Fear of AI is an old, old story. Rebelling robots and evil mystery boxes have worried us for millennia

Tapestry53:52What can historic myths instruct us about AI?

The fears of rogue synthetic intelligence may perhaps appear like a new issue, with current developments such as ChatGPT and self-driving autos — but tales of sentient and potentially malevolent engineering date again not just decades, but millennia. 

According to historians, these themes have been close to prolonged ahead of Arnold Schwarzenegger performed the purpose of a killer robotic and travelled again in time to menace Sarah Connor in 1984’s The Terminator.

“People today had been pondering about these sorts of devices and inventions and innovations … in advance of the technologies existed,” Adrienne Mayor, a historian of ancient science and a classical folklorist at Stanford University, instructed Tapestry host Mary Hynes.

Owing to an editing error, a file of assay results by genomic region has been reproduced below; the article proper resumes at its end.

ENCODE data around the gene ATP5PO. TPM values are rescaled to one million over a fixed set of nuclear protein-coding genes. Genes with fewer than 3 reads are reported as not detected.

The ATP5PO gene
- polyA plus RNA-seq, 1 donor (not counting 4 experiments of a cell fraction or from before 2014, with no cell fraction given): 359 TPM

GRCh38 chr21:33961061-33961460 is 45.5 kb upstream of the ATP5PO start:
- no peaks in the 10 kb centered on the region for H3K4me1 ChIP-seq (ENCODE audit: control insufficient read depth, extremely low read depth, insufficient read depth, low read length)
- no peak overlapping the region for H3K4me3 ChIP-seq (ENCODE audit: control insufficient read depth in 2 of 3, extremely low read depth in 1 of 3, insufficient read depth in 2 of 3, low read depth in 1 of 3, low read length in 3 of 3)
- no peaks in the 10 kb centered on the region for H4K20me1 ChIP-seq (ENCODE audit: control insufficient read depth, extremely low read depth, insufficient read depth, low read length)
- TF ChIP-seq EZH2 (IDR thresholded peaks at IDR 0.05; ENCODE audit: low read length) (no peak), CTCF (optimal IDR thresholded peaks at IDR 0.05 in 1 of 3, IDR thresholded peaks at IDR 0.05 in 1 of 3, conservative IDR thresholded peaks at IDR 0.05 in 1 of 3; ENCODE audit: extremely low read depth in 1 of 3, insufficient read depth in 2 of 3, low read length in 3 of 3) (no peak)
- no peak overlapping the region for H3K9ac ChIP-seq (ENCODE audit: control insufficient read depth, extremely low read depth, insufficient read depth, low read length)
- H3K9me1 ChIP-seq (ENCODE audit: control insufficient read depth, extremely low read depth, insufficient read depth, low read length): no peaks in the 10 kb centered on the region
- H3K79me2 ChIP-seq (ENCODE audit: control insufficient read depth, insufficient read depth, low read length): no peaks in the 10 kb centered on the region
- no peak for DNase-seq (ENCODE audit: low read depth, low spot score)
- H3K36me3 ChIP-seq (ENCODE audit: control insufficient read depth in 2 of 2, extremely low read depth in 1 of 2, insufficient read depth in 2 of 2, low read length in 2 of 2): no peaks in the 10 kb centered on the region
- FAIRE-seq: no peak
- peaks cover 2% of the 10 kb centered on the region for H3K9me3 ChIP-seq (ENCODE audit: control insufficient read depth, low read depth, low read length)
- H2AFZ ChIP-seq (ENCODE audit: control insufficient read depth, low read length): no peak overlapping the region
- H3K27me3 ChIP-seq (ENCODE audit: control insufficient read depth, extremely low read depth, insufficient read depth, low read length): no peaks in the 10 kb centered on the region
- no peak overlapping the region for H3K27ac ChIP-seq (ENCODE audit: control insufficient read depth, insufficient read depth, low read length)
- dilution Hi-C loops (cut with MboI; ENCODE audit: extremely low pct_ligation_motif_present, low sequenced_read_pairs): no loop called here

Stories these kinds of as Pandora in ancient Greece, the murderous rampage of a golem in Prague, and Frankenstein’s monster are just some of the a lot of dots through heritage that connect our fear of inanimate creations coming to lifestyle. 

Mayor, whose 2018 guide Gods and Robots explores the subject matter, states some of these legends come with warnings.

Pandora’s box

A person of the oldest tales dates again to ancient Greece and the story of Pandora. Mayor claims in the first story, advised by Greek poet Hesiod, Zeus wished to punish humankind for accepting the gift of hearth. 

So Zeus commissioned Hephaestus — the god of hearth, blacksmiths, craftsmen and volcanoes — to make an synthetic woman named Pandora that Zeus described as evil disguised as beauty. 

“Zeus despatched this lifelike fembot to Earth carrying this jar filled with distress for mortals,” said Mayor. “Pandora’s mission was to insinuate herself into human society and then open that jar and launch all the misery.”

In Hesiod’s tale, Pandora did just that. Prometheus’s brother, Epimetheus, fell for

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